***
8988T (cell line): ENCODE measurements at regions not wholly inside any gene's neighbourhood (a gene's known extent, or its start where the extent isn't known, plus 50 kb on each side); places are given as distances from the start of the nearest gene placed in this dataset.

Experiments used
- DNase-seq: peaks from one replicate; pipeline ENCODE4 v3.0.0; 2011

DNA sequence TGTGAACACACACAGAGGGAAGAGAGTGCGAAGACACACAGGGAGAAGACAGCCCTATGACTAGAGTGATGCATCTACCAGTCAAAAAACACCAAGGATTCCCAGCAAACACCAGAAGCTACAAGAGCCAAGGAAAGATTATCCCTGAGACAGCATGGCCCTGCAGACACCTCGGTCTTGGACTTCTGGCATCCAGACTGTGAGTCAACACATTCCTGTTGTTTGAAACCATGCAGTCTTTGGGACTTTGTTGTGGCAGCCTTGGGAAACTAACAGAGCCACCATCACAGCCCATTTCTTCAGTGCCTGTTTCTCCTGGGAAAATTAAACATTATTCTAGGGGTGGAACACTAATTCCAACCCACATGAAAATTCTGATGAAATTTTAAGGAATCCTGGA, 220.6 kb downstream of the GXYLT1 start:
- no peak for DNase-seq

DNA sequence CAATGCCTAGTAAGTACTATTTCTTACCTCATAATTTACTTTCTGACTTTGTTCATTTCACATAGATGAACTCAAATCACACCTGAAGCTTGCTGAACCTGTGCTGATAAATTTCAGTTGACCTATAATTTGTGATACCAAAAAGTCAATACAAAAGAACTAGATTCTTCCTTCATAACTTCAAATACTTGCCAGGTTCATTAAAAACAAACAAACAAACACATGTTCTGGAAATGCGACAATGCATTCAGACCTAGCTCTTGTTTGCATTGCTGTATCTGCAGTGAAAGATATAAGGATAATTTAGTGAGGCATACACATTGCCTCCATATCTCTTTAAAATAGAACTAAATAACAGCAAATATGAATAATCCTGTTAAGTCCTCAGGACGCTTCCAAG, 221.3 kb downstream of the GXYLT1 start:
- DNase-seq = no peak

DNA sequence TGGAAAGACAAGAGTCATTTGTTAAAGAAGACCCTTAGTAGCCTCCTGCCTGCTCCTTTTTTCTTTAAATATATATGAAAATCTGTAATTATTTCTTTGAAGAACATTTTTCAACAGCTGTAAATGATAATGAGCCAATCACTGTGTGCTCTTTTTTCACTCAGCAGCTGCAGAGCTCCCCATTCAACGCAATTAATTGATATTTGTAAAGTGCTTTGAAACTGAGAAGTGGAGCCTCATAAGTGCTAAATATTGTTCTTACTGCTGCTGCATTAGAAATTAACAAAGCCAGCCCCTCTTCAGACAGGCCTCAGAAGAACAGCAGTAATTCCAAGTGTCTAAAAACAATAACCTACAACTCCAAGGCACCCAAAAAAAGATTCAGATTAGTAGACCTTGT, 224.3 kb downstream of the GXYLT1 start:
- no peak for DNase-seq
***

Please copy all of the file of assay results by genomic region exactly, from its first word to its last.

8988T (cell line): ENCODE measurements at regions not wholly inside any gene's neighbourhood (a gene's known extent, or its start where the extent isn't known, plus 50 kb on each side); places are given as distances from the start of the nearest gene placed in this dataset.

Experiments used
- DNase-seq: peaks from one replicate; pipeline ENCODE4 v3.0.0; 2011

DNA sequence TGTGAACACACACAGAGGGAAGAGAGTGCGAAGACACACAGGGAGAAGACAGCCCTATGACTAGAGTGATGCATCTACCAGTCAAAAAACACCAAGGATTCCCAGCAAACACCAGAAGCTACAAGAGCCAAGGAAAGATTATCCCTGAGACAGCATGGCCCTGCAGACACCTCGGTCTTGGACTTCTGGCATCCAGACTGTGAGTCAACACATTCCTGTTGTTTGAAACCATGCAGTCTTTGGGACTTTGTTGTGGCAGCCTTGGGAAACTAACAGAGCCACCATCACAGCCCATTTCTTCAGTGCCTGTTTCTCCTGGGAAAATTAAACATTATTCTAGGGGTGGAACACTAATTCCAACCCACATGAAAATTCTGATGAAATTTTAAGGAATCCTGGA, 220.6 kb downstream of the GXYLT1 start:
- no peak for DNase-seq

DNA sequence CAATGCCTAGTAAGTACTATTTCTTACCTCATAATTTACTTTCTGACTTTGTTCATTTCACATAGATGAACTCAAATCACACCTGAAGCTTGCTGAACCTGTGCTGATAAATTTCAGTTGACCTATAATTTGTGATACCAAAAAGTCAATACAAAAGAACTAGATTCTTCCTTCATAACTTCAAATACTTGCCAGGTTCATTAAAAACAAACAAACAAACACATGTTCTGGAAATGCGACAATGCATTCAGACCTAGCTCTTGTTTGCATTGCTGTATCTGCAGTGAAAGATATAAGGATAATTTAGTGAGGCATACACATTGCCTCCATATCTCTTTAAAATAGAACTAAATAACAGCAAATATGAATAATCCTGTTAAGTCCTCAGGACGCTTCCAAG, 221.3 kb downstream of the GXYLT1 start:
- DNase-seq = no peak

DNA sequence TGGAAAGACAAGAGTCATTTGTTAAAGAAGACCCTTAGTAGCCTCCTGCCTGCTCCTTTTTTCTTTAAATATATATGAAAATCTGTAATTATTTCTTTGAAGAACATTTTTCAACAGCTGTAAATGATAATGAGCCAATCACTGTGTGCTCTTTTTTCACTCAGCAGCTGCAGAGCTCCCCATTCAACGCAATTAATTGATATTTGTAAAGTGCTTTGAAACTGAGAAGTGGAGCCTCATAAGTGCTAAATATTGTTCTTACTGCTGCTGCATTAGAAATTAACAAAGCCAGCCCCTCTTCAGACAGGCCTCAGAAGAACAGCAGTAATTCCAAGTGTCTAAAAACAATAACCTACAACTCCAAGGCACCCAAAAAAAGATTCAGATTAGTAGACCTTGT, 224.3 kb downstream of the GXYLT1 start:
- no peak for DNase-seq